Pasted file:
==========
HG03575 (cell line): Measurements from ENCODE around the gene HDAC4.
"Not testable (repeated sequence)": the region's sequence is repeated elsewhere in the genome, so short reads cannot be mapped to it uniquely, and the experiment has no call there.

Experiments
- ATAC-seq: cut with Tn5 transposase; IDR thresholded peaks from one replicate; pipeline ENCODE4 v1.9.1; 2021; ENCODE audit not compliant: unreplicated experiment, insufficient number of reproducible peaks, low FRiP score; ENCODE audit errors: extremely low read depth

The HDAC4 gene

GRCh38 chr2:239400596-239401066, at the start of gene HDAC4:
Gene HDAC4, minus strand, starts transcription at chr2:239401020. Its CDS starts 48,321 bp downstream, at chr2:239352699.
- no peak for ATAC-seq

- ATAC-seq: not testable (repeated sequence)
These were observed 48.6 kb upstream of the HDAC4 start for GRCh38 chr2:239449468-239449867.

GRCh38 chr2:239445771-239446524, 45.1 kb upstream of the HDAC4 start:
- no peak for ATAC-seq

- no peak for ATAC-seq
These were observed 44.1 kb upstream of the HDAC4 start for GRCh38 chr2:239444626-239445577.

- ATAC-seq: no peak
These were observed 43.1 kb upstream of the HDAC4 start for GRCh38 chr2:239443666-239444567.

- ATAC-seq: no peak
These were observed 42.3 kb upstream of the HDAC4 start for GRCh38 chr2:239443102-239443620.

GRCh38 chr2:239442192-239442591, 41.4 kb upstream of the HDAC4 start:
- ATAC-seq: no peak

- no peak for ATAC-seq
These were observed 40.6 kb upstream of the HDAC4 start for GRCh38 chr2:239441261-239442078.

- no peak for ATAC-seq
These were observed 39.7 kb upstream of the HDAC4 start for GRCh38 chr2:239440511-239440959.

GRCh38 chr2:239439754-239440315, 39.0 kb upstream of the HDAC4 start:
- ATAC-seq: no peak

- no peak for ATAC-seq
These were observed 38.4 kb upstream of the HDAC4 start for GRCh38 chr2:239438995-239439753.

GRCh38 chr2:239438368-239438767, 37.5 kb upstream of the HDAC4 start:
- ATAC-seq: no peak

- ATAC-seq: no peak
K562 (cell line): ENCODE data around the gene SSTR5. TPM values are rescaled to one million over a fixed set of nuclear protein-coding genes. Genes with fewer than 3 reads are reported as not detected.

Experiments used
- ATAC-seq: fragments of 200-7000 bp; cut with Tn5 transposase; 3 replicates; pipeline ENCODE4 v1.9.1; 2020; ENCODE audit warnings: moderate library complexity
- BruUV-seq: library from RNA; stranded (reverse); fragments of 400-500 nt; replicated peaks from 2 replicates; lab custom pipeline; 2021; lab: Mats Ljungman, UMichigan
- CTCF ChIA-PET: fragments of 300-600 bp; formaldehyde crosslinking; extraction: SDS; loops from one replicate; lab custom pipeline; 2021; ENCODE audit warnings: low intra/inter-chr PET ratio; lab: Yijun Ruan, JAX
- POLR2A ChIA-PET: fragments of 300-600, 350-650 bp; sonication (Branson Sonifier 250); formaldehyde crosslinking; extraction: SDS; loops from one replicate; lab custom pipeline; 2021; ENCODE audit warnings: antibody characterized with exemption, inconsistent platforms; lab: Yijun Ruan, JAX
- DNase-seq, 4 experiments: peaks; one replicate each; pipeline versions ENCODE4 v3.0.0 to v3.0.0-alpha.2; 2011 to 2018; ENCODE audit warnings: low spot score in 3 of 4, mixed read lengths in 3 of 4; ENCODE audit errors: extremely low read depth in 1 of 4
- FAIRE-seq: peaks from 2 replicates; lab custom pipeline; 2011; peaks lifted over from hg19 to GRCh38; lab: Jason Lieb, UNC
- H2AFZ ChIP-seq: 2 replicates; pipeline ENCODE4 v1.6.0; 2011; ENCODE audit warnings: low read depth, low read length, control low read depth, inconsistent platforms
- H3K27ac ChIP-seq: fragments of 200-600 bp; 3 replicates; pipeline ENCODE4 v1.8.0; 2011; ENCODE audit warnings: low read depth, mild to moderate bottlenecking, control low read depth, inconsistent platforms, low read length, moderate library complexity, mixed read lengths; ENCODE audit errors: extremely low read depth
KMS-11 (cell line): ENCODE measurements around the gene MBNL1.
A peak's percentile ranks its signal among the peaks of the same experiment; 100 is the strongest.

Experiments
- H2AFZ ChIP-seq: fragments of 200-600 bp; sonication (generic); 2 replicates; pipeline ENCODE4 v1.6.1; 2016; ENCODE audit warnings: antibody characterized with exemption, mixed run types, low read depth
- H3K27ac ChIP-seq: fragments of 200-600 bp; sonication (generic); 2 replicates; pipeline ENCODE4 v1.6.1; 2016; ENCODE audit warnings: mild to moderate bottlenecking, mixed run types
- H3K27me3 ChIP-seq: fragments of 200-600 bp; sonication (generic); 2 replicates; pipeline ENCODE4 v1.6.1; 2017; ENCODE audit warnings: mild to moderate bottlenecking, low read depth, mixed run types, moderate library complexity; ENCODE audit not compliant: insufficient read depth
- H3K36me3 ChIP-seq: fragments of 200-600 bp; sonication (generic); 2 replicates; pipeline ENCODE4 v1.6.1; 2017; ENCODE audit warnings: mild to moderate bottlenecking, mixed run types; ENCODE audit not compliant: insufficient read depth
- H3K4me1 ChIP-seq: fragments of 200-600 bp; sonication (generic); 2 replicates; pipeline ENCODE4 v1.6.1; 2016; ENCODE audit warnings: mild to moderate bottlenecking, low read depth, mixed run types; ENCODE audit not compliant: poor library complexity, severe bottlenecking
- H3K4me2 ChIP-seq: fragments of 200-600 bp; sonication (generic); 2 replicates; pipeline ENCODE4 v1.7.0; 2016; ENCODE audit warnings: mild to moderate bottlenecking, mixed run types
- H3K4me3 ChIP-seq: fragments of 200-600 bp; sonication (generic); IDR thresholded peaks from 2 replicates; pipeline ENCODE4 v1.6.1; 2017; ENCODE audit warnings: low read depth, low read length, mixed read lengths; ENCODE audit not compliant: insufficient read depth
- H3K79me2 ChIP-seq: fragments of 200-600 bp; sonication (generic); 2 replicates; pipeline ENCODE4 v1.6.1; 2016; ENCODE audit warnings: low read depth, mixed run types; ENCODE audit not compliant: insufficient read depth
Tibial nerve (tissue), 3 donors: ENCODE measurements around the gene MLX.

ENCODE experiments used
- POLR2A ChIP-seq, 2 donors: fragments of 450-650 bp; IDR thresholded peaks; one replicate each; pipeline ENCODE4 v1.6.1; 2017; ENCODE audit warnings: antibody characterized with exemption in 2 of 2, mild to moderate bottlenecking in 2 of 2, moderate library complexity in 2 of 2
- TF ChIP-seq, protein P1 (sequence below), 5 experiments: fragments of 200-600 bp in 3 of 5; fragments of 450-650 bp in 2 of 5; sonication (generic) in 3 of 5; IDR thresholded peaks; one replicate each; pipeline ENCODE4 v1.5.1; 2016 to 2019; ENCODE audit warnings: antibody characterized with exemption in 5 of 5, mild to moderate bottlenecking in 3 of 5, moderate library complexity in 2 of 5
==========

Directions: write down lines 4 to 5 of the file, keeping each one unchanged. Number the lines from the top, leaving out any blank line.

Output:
- ATAC-seq: cut with Tn5 transposase; IDR thresholded peaks from one replicate; pipeline ENCODE4 v1.9.1; 2021; ENCODE audit not compliant: unreplicated experiment, insufficient number of reproducible peaks, low FRiP score; ENCODE audit errors: extremely low read depth

The HDAC4 gene